Media, Inc., in which Judge Otis Wright of the Central District held that the plain language of §
1441(b)(2), namely “properly joined and served,” precludes application of the Forum Defendant
Rule where a defendant removes the case before he is served. See 2019 WL 626138, at *2 (C.D.
Cal. Feb. 14, 2019). But other lower courts—including other courts in the Central District—
have held that “such a reading” of the statute “would ‘eviscerate the purpose of the Forum
Defendant Rule.’” Massachusetts Mut. Life Ins. Co. v. Mozilo, 2012 WL 11047336, at *2 (C.D.
Cal. June 28, 2012) (quoting Sullivan v. Novartis Pharmastein AG, 575 F. Supp. 2d 640, 645
(D.N.J. 2008)); see also Khashan v. Ghasemi, 2010 WL 1444884, at *2 (C.D. Cal. Apr. 5, 2010)
(The “‘properly joined and served’ language of § 1441(b) does not prevent a finding that the
removal was procedurally defective.”); Standing v. Watson Pharm., 2009 WL 842211, *5 (C.D.
Cal. Mar. 26, 2009) (Joined and served requirement “is not implicated where the non-forum
defendant (or forum defendant) seeks to remove the action prior to the service of any
The Court joins those courts who have held that “joined and served” is not a loophole for
an in-state defendant to remove a case before he has been properly served. A defendant who has
yet to be served has a choice whether to participate in the case. And if he chooses to participate
by disturbing the plaintiff’s choice of forum and removing to federal court, his citizenship should
be considered just as that of a defendant who has been served. Any other reading of the statute
In the Reply, Plaintiff argues for the first time that she is a citizen of California. (Reply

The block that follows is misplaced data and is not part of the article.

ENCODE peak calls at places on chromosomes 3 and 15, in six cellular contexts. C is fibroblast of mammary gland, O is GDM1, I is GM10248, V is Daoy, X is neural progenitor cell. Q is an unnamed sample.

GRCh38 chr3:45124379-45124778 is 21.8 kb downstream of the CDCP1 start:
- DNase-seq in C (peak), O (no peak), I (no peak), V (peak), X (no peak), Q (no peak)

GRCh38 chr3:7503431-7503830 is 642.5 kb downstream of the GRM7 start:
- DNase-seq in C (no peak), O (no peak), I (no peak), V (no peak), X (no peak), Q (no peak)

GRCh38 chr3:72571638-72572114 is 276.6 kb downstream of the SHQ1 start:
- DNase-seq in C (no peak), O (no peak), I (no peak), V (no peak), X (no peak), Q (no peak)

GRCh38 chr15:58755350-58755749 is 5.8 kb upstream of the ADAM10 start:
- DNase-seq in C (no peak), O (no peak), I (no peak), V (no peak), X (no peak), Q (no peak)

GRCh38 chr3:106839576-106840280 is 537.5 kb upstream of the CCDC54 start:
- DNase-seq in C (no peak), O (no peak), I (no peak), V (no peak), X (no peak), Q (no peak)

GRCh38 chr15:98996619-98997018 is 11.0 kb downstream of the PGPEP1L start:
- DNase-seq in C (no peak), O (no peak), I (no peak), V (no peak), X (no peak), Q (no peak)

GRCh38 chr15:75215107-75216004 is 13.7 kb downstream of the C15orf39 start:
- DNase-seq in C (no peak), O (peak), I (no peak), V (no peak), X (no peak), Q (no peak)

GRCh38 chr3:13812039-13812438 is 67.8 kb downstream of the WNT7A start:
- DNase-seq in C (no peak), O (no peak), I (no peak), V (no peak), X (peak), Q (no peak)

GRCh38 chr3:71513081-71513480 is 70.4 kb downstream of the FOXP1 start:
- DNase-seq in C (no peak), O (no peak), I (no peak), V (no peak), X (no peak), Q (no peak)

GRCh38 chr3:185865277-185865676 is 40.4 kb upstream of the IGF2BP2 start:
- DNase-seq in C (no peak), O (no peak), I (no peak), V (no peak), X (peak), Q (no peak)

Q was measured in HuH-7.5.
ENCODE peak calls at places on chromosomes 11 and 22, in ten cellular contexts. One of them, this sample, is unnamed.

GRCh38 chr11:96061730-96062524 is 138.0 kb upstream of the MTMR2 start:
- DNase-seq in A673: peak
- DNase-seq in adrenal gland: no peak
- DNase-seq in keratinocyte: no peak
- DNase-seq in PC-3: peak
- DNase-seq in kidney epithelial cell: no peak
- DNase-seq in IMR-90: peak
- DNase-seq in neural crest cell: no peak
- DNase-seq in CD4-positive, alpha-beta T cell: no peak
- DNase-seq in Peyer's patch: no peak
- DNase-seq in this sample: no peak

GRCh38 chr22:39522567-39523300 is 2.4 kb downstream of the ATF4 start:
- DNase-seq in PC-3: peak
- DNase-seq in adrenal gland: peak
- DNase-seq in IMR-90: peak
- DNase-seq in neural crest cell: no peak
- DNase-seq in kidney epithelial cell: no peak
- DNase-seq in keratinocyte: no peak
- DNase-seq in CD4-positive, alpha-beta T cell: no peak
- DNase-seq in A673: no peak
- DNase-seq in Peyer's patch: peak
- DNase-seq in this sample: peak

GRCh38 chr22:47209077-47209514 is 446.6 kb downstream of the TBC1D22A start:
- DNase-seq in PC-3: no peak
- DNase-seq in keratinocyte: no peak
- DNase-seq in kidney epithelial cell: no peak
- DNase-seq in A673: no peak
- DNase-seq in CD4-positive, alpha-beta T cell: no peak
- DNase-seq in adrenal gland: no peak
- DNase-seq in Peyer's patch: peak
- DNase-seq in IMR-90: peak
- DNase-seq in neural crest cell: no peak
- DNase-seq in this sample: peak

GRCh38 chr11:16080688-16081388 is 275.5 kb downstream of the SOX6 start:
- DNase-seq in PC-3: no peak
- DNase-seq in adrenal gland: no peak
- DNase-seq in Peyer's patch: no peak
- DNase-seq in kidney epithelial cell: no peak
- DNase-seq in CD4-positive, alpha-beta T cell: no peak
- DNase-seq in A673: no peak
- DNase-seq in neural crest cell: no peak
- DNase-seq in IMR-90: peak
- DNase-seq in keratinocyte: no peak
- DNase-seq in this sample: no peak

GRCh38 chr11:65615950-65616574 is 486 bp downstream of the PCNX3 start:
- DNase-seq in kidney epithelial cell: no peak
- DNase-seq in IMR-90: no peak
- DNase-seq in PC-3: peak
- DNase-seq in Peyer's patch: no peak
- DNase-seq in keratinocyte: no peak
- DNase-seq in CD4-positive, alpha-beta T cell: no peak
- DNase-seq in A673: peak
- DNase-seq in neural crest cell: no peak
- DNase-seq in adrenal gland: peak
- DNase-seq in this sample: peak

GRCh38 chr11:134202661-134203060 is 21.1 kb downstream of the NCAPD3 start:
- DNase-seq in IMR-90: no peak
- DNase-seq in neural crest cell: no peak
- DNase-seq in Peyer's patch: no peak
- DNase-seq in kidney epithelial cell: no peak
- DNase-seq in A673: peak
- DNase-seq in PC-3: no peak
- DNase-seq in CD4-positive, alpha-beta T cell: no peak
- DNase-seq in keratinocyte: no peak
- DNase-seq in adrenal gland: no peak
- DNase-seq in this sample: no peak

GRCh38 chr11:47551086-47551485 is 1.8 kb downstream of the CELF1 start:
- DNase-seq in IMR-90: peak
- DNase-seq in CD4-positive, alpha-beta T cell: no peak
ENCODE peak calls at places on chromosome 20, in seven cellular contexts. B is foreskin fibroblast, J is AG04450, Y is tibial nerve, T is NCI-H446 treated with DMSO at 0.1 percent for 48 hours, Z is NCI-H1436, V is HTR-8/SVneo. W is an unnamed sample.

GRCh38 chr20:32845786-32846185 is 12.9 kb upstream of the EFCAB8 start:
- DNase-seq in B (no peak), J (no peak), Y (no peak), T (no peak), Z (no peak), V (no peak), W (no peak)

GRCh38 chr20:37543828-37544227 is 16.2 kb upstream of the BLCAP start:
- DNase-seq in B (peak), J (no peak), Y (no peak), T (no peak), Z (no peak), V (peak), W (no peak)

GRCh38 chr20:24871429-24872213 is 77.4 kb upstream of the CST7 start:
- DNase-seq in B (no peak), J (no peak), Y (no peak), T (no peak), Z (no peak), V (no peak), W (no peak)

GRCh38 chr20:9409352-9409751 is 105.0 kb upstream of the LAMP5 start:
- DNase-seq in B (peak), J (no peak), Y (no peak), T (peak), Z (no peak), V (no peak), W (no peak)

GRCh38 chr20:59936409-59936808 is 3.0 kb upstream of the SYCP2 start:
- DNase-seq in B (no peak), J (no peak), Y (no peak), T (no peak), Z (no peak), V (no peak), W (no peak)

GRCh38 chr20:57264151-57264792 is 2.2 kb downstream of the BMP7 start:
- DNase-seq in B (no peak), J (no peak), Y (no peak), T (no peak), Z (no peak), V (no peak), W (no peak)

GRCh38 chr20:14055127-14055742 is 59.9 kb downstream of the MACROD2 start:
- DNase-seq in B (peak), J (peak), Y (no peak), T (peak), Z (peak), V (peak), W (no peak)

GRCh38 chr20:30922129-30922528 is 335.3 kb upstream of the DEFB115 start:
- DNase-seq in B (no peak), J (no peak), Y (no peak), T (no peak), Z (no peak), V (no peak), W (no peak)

at 3.) She also argues that because the KLLM is an LLC, it must allege the citizenship of every
owner or member—which it has failed to do. (Id.) But “the district court need not consider
arguments raised for the first time in a reply brief.” Zamani v. Carnes, 491 F.3d 990, 997 (9th
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would encourage gamesmanship and undercut § 1441(b)’s purpose of limiting diversity removal
when the defendant is already at home. See Albertson’s, Inc. v. Comm’r, 42 F.3d 537, 545 (9th
Cir. 1994) (holding that a court “may not adopt a plain language interpretation of a statutory
provision that directly undercuts the clear purpose of the statute.”). Accordingly, the Court
concludes that as a California citizen, Bell is not entitled to remove a case originally filed in
California state court.
Plaintiff seeks reasonable expenses incurred as a result of Defendants’ improper removal,
including $2,550 in attorneys’ fees. (Motion at 6.) Defendants do not object. “An order
remanding the case may require payment of just costs and any actual expenses, including
attorney fees, incurred as a result of the removal.” 28 U.S.C. § 1447(c). Plaintiff’s Counsel
asserts that “Plaintiff has incurred $2,550.00 in attorney [sic] fees,” which “includes 8.5 hours
at $300/hour to draft the Motion to Remand and appear for the hearing.” (You Declaration ¶ 7.)
Because the Court vacates the hearing, Plaintiff cannot recover fees associated with it. The
Court determines that six hours at $300/hour is a reasonable for time spent drafting the Motion,
the You Declaration, the Reply, and the You Reply Declaration. Accordingly, the Court
AWARDS $1,800 in attorneys’ fees to Plaintiff.
For the reasons set forth above, the Court:
1. GRANTS the Motion to Remand;
2. AWARDS $1,800 in attorneys’ fees to Plaintiff; and
3. VACATES the October 21, 2019 hearing.
IT IS SO ORDERED.